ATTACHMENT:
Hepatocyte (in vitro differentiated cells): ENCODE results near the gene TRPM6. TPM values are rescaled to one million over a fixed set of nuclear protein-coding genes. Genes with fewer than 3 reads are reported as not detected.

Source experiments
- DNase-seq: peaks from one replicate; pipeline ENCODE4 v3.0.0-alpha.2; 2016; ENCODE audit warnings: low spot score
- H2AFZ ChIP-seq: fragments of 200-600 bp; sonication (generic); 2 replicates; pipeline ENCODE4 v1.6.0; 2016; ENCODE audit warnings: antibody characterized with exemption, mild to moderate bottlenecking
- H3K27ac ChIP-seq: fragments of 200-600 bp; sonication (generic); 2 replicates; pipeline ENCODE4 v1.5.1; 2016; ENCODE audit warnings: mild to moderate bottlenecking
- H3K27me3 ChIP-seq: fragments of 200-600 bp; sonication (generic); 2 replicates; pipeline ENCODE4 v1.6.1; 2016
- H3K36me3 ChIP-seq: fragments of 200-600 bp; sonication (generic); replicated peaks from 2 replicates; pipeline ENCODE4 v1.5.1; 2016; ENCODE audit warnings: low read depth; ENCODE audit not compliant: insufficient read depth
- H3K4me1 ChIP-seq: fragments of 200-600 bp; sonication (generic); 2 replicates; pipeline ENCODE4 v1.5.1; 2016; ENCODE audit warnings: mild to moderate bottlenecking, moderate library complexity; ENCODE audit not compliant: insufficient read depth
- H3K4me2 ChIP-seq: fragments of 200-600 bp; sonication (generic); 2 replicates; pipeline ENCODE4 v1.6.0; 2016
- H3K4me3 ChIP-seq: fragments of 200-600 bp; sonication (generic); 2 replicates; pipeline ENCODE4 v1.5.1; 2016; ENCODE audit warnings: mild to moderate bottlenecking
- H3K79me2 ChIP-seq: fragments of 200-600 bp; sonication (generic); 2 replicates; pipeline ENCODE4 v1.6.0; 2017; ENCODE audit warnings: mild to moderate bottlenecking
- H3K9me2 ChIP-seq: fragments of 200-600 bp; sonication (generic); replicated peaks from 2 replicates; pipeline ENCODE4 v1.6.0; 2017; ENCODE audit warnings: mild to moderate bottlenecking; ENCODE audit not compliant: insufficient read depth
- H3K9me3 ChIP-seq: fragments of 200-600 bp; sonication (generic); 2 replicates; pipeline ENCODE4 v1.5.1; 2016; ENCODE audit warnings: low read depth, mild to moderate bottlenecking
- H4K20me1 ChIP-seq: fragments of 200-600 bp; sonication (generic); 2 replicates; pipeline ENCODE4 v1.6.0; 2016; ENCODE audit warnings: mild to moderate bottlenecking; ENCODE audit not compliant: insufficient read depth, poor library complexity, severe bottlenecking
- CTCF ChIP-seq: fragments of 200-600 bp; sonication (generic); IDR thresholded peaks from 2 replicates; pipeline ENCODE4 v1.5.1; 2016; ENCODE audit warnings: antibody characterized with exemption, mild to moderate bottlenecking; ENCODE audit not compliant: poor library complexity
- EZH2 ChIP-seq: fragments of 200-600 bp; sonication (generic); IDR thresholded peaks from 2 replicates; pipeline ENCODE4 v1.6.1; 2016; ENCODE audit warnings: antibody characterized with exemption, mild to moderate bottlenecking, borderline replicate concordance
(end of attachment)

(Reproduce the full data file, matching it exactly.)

Hepatocyte (in vitro differentiated cells): ENCODE results near the gene TRPM6. TPM values are rescaled to one million over a fixed set of nuclear protein-coding genes. Genes with fewer than 3 reads are reported as not detected.

Source experiments
- DNase-seq: peaks from one replicate; pipeline ENCODE4 v3.0.0-alpha.2; 2016; ENCODE audit warnings: low spot score
- H2AFZ ChIP-seq: fragments of 200-600 bp; sonication (generic); 2 replicates; pipeline ENCODE4 v1.6.0; 2016; ENCODE audit warnings: antibody characterized with exemption, mild to moderate bottlenecking
- H3K27ac ChIP-seq: fragments of 200-600 bp; sonication (generic); 2 replicates; pipeline ENCODE4 v1.5.1; 2016; ENCODE audit warnings: mild to moderate bottlenecking
- H3K27me3 ChIP-seq: fragments of 200-600 bp; sonication (generic); 2 replicates; pipeline ENCODE4 v1.6.1; 2016
- H3K36me3 ChIP-seq: fragments of 200-600 bp; sonication (generic); replicated peaks from 2 replicates; pipeline ENCODE4 v1.5.1; 2016; ENCODE audit warnings: low read depth; ENCODE audit not compliant: insufficient read depth
- H3K4me1 ChIP-seq: fragments of 200-600 bp; sonication (generic); 2 replicates; pipeline ENCODE4 v1.5.1; 2016; ENCODE audit warnings: mild to moderate bottlenecking, moderate library complexity; ENCODE audit not compliant: insufficient read depth
- H3K4me2 ChIP-seq: fragments of 200-600 bp; sonication (generic); 2 replicates; pipeline ENCODE4 v1.6.0; 2016
- H3K4me3 ChIP-seq: fragments of 200-600 bp; sonication (generic); 2 replicates; pipeline ENCODE4 v1.5.1; 2016; ENCODE audit warnings: mild to moderate bottlenecking
- H3K79me2 ChIP-seq: fragments of 200-600 bp; sonication (generic); 2 replicates; pipeline ENCODE4 v1.6.0; 2017; ENCODE audit warnings: mild to moderate bottlenecking
- H3K9me2 ChIP-seq: fragments of 200-600 bp; sonication (generic); replicated peaks from 2 replicates; pipeline ENCODE4 v1.6.0; 2017; ENCODE audit warnings: mild to moderate bottlenecking; ENCODE audit not compliant: insufficient read depth
- H3K9me3 ChIP-seq: fragments of 200-600 bp; sonication (generic); 2 replicates; pipeline ENCODE4 v1.5.1; 2016; ENCODE audit warnings: low read depth, mild to moderate bottlenecking
- H4K20me1 ChIP-seq: fragments of 200-600 bp; sonication (generic); 2 replicates; pipeline ENCODE4 v1.6.0; 2016; ENCODE audit warnings: mild to moderate bottlenecking; ENCODE audit not compliant: insufficient read depth, poor library complexity, severe bottlenecking
- CTCF ChIP-seq: fragments of 200-600 bp; sonication (generic); IDR thresholded peaks from 2 replicates; pipeline ENCODE4 v1.5.1; 2016; ENCODE audit warnings: antibody characterized with exemption, mild to moderate bottlenecking; ENCODE audit not compliant: poor library complexity
- EZH2 ChIP-seq: fragments of 200-600 bp; sonication (generic); IDR thresholded peaks from 2 replicates; pipeline ENCODE4 v1.6.1; 2016; ENCODE audit warnings: antibody characterized with exemption, mild to moderate bottlenecking, borderline replicate concordance